Change Your Habits, Change Your Life
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The key to success is in the cues
As the year comes to a close, people often think about their goals for the year ahead. Eating more healthfully, getting more exercise, and losing weight are at the top of many New Year’s resolutions.
A resolution is an intention, which is an important first step – but it must be followed by behaviors that change habits. Habits control all of our routine behaviors, including eating, exercise, and sleep patterns.,,
The following abbreviated quote by the popular author Brendon Burchard neatly sums up the relationship between intentions and habits:
First, it is an intention.
Then a behavior.
Then a habit.
Then a practice.
Then it is simply who you are.
Whether it’s a desire to eat more healthfully or to get more exercise, changing one’s habits may seem daunting; but as I discuss today, there are some tricks to make it easier.
People who have healthy habits do not rely on willpower.
Many people believe that the key lies in exerting self-control or willpower. However, research shows that people who have healthy habits do not rely on willpower.,,, Instead, they devise strategies to weaken undesirable habits and encourage desirable ones.,
So, don’t rely on self-control as a force for change. Instead, arrange your daily activities to achieve your goals. In this post I will outline how you can achieve the following in the New Year:
- Eat more healthfully
- Drink more water
- Exercise more regularly
- Get more high-quality sleep
- Reduce stress
Eat more healthfully
“Eating more healthfully” means eating more fruits, vegetables, nuts, legumes, and whole grains, along with high-quality proteins. Fruits and veggies provide high amounts of fiber, vitamins and minerals, antioxidants, and other phytonutrients which are often lacking in American diets.
Eating more healthfully is associated with a lower risk of nearly every disease known to humankind, including cancer and heart disease. High-fiber, nutrient-dense foods also improve the gut microbiota, reduce the risk of irritable bowel syndrome, and boost the immune system.
Research has shown that people who replace processed foods and sugar with healthy foods end up lowering their calorie intake, thereby reducing excess body weight. But how can we make healthy eating a habit, when we are bombarded with cues to consume junk foods?
The most effective way to beat temptations is to avoid facing them in the first place.
Studies in animal models and humans have shown that reward-driven brain pathways kick in when foods high in sugar and fat are within sight, making it difficult if not impossible to resist such foods., To change unhealthy eating habits, it is necessary to distance ourselves from unhealthy foods.,,
As researcher Dr. Molly Crockett says, “Our research suggests that the most effective way to beat temptations is to avoid facing them in the first place.”
If there is unhealthy food in your home, such as ice cream in the freezer or cookies in the cupboard – throw it out and do not let it come into your house. The same is true for potato chips and salty snacks, which have the potential to be as addictive as candy.,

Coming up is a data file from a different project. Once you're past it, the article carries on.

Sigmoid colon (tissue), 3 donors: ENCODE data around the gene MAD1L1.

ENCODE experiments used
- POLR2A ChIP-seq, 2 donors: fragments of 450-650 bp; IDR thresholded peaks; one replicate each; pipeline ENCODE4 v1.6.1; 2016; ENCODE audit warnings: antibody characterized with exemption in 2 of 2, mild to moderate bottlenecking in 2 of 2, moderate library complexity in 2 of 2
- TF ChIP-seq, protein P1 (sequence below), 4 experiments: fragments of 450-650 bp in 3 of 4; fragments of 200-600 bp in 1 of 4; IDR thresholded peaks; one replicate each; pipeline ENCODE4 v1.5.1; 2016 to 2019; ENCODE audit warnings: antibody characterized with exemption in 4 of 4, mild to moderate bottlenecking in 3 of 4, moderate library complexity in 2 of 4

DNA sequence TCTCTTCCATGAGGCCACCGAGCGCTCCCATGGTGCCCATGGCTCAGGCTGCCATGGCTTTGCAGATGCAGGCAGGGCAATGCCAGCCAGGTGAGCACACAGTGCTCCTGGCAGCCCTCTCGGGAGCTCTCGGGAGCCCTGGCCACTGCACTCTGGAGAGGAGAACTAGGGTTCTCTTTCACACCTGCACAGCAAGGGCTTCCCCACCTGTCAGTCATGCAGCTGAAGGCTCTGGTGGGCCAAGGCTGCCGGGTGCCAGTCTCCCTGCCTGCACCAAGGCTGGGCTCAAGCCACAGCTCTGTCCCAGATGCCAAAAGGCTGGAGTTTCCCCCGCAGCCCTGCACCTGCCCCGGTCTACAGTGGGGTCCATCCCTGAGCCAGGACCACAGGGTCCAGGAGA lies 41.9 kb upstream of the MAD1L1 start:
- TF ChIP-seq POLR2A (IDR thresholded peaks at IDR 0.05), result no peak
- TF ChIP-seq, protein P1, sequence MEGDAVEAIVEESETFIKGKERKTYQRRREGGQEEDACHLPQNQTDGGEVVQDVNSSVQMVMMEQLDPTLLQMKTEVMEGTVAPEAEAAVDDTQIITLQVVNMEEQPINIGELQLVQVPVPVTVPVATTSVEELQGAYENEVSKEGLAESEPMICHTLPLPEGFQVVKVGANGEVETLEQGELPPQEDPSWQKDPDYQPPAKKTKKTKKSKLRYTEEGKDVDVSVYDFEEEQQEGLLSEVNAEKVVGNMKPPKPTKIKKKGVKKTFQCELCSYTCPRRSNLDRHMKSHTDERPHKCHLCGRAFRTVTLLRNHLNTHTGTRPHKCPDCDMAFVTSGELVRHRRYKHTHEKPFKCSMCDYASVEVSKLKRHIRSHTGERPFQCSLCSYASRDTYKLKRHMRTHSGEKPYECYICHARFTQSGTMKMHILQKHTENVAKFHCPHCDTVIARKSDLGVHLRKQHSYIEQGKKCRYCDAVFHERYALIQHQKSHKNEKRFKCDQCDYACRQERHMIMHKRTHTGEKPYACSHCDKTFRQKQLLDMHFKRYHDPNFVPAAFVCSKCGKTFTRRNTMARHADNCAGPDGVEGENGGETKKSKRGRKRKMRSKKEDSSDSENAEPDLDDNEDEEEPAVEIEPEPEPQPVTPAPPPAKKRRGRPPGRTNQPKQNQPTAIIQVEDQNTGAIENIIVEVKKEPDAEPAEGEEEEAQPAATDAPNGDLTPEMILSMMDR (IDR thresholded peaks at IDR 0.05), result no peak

Avoid the junk food aisles at the market, and head straight for the aisles where the produce and bulk foods reside. Stock up on fresh greens and whole fruits, sweet potatoes (which can be cut into sticks and oven roasted), unsalted walnuts, pecans, and almonds, oatmeal for breakfast, and unsweetened yogurt.
For dinner, consider fresh fish, chicken, and/or dishes made with organic tofu, hummus, lentils, and fresh vegetables. To increase fiber intake, swap out white rice for brown rice, quinoa, amaranth, teff, or buckwheat. There are thousands of recipes on the internet that are fun to try, including stir fry and curry dishes.
Again, the most critical decisions are made when you shop for groceries. Stock up on nutrient-rich foods, and – importantly – eliminate junk food from your cart and your cupboards.
Changing one’s eating habits doesn’t happen overnight. It may take several months of consistent practice to make healthy shopping and eating a new habit. Eventually, eating healthfully will seem like second nature – meaning that you’ve succeeded in making healthy eating “simply who you are.”
Drink more water
Drinking water has been shown to boost weight loss in those who are overweight.
Our thirst mechanisms are not very efficient, and many people are walking around partially dehydrated., Dehydration takes its toll on the skin and internal organs, especially the kidneys and the gastrointestinal tract, which need water to eliminate waste products. Insufficient water intake can also exacerbate fatigue and depression.
We may intend to drink more water, but days can go by without any change in habits.
In this case, we need an external cue to help establish the new habit. I often counsel clients to set up their cell phone so that a gentle chime goes off hourly, from 9 am to 5 pm. Make it a musical tone that you will enjoy hearing.
When the alarm goes off, drink a small glass of ice cold water or sparkling water. Research has shown that ice water is more satisfying than room-temperature water.